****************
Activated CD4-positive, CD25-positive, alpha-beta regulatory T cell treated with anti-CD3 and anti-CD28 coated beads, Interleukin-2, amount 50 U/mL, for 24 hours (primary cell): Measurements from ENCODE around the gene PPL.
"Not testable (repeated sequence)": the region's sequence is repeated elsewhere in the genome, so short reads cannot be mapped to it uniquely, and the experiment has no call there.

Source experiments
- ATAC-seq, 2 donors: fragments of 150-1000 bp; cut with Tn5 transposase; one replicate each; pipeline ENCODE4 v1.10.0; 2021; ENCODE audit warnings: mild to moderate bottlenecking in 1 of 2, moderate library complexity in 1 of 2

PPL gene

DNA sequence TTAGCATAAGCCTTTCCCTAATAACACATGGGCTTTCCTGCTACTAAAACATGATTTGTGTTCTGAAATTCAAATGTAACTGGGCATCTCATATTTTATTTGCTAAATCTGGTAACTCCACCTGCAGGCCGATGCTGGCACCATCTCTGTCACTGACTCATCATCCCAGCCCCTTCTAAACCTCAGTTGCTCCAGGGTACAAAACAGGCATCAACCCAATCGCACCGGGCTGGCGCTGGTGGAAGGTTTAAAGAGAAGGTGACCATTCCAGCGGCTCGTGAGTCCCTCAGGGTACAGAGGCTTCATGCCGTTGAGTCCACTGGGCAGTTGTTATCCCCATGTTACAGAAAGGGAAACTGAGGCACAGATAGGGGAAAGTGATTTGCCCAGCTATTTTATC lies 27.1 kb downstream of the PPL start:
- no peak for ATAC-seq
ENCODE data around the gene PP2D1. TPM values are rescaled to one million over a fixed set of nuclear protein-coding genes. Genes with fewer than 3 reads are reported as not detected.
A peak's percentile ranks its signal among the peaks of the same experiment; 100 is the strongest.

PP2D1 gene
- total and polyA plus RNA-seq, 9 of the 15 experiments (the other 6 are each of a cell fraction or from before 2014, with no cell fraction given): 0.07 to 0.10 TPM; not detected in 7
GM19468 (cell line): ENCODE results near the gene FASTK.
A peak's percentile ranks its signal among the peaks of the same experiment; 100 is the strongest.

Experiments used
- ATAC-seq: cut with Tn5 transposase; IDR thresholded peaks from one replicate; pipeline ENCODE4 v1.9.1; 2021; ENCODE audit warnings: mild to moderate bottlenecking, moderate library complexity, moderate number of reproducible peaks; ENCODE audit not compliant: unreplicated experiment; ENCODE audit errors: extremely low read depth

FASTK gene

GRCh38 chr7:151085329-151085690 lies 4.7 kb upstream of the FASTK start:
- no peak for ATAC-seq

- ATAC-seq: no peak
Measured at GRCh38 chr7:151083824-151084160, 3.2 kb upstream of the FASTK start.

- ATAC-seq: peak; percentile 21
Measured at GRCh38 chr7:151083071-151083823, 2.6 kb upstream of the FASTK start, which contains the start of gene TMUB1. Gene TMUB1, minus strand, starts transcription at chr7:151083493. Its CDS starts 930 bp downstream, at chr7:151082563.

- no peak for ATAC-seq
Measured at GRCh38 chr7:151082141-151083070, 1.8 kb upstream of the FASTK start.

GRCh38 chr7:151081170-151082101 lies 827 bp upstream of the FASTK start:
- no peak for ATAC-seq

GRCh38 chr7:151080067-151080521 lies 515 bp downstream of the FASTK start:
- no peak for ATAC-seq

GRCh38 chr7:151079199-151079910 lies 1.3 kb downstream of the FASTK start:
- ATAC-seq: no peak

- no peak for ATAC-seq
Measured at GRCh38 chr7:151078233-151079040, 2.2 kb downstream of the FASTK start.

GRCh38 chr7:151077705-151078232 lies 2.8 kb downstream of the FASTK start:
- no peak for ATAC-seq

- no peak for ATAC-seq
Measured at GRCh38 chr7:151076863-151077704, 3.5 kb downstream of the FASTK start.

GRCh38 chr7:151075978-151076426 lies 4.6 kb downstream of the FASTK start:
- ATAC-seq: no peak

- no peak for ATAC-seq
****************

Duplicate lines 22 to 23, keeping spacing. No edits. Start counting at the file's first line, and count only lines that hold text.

Measured at GRCh38 chr7:151083071-151083823, 2.6 kb upstream of the FASTK start, which contains the start of gene TMUB1. Gene TMUB1, minus strand, starts transcription at chr7:151083493. Its CDS starts 930 bp downstream, at chr7:151082563.

- no peak for ATAC-seq